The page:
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Ecopsychology, or the psychological effects of immersion in nature, is a profound field that seems incredibly in sync with the times. In a post-pandemic world, we are acutely aware of existential themes and catalyzed by sensory experiences, seeking a future that is both fundamentally simple and radical in its inclusion of a more connected life. 

Simple pleasures like going for a walk, digging around in the dirt and planting a garden, and visiting parks, all became highly anticipated activities during the pandemic because they provided a mental respite from feeling shut-in. Creativity flowed through slow living, and with less noise and distractions, the physical and mental benefits of spending time in nature could be fully felt.

It is no surprise that just a couple of hours outside a week lights up our feelings and experiences associated with health and wellness.

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Harvard Health reports that a 90-minute walk in a natural setting chills out the prefrontal cortex, an area of the brain that is associated with rumination (i.e. repetitive thoughts on negative emotions). Immersion in nature offers other therapeutic benefits, says Harvard Health. For example, experiencing calming nature sounds or even outdoor silence can lower blood pressure and cortisol (stress hormone) levels. The scenery also has the power to soothe, assisting with a mental distraction from negative thinking so that worry lessens its hold.

“People have been discussing their profound experiences in nature for the last several 100 years—from Thoreau to John Muir to many other writers,” researcher David Strayer, of the University of Utah, said in an interview with Greater Good. “Now we are seeing changes in the brain and changes in the body that suggest we are physically and mentally more healthy when we are interacting with nature.”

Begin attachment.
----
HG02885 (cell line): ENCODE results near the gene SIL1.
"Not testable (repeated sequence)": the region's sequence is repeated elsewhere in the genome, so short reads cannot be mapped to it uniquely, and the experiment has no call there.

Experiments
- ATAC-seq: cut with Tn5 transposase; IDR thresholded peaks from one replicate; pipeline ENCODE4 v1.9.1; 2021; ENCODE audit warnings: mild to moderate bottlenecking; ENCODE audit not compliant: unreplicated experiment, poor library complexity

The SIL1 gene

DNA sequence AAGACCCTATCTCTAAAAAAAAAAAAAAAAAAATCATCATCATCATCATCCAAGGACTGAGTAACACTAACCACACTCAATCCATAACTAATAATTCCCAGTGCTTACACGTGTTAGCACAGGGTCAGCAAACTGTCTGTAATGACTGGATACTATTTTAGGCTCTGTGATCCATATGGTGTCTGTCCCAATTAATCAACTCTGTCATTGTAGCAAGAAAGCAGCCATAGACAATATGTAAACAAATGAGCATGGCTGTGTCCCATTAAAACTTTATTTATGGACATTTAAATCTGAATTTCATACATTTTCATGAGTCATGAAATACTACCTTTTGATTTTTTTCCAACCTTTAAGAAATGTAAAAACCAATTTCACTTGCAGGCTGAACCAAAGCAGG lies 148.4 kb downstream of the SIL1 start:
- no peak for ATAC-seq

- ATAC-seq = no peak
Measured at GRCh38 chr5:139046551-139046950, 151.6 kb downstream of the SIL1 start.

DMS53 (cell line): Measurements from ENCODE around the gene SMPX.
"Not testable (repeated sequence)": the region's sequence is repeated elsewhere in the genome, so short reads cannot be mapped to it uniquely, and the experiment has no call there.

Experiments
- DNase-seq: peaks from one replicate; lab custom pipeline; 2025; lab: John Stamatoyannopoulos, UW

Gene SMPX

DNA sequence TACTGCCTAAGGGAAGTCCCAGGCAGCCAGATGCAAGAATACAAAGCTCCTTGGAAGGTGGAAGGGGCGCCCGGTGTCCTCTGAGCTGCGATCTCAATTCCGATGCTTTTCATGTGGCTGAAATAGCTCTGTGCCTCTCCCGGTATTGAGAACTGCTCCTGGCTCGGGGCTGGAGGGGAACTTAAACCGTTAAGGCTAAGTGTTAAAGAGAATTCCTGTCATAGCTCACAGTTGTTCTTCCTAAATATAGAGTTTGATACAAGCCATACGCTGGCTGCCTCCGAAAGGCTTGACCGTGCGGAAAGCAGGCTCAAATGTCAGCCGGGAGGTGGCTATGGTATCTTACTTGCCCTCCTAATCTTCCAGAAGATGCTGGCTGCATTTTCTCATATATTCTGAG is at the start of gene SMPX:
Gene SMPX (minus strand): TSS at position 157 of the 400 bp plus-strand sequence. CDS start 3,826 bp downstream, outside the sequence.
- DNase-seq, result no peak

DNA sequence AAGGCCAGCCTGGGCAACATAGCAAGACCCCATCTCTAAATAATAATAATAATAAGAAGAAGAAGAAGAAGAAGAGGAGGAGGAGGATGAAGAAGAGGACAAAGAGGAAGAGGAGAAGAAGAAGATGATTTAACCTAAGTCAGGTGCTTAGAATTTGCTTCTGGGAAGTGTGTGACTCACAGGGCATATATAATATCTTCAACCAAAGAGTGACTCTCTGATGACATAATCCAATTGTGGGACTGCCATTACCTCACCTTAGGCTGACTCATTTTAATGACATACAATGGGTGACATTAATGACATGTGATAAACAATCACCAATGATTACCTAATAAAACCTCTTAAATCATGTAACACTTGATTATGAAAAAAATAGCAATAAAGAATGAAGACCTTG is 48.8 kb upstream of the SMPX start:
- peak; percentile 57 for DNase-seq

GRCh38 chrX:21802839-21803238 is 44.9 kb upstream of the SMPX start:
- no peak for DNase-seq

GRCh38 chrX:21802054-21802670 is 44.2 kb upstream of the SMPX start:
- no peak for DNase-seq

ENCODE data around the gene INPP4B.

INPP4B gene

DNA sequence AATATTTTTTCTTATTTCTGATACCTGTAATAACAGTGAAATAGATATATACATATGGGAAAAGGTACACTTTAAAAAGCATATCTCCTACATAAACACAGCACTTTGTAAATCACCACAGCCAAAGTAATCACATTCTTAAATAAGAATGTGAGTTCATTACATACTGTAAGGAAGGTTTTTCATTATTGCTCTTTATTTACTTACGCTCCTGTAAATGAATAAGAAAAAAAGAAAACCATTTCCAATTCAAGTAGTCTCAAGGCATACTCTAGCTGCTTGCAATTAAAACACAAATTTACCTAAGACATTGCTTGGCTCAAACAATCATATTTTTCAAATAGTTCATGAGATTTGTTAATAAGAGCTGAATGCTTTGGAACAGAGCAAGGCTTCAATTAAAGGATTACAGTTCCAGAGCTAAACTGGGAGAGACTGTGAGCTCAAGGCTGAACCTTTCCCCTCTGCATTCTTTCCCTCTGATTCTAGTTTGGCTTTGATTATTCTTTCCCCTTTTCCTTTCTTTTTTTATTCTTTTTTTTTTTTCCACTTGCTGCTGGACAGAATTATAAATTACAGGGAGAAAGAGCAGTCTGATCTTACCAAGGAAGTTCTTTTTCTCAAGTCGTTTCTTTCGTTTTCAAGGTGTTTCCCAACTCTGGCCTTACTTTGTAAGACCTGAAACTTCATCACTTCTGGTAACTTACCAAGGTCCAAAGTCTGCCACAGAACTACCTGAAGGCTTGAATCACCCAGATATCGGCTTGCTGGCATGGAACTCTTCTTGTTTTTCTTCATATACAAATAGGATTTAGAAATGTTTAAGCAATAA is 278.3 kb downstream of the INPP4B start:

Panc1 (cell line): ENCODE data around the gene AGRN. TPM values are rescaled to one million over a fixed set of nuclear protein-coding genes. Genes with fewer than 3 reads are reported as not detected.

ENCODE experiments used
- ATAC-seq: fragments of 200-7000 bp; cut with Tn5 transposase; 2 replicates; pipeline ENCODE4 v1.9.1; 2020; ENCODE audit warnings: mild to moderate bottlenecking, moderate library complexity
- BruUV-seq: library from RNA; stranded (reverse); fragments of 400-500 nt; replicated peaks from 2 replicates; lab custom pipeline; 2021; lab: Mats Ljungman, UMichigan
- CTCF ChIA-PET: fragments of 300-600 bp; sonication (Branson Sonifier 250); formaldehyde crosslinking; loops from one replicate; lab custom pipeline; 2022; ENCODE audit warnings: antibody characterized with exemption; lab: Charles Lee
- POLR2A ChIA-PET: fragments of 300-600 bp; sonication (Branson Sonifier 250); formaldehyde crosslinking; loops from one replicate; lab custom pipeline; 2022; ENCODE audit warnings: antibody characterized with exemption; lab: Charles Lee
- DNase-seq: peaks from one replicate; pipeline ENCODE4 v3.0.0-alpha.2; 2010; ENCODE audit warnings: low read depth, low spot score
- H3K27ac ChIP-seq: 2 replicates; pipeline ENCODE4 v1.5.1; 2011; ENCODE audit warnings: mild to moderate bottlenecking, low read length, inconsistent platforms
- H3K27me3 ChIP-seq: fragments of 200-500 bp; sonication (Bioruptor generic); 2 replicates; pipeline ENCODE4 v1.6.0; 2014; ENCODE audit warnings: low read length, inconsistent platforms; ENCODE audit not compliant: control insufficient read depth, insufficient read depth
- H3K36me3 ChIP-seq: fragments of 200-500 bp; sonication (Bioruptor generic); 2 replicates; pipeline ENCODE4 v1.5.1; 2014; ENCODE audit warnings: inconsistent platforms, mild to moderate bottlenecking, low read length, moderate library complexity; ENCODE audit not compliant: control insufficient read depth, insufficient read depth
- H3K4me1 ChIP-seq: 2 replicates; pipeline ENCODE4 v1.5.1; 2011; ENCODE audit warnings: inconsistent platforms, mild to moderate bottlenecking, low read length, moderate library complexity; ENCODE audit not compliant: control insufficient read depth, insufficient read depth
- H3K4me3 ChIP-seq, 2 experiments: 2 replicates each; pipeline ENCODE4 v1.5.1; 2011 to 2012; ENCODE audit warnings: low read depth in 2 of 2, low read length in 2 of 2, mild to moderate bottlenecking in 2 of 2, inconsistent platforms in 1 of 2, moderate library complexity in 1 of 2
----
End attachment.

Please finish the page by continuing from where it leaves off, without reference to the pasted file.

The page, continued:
Health benefits range from physical and mental to actual personality shifts — people that spend even 20 to 30 minutes, three times a week in nature are more likely to be happy and creative and less stressed and mentally fatigued.

Negotiating Our Next Normal

The opportunity to access natural surroundings is a key part of our next normal because people have rediscovered the simple activities that bring joy, health, and wellness. 

The Zen Nest became my pandemic passion project because I was keenly aware of the need for a place of mindfulness and remote immersion that could bring quiet and productive rest back into my life. I know that I am not alone in seeking these interactions and this promise. 

“Forest schools” and “park deserts” are terms that city planners, educators, and leaders are using to describe green spaces in urban environments. Businesses are incorporating biophilic elements into their building design with the realization that recruitment and retention is centered on feelings of wellbeing and freedom that comes with natural experiences.

Ultimately too, all of these conversations of a connected existence lead to the topic of conservation. With a focus on the physical and psychological benefits of high-quality nature experiences, there must also be a focus on the costs of its loss and how to circumvent climate challenges that threaten the very natural settings that heal us.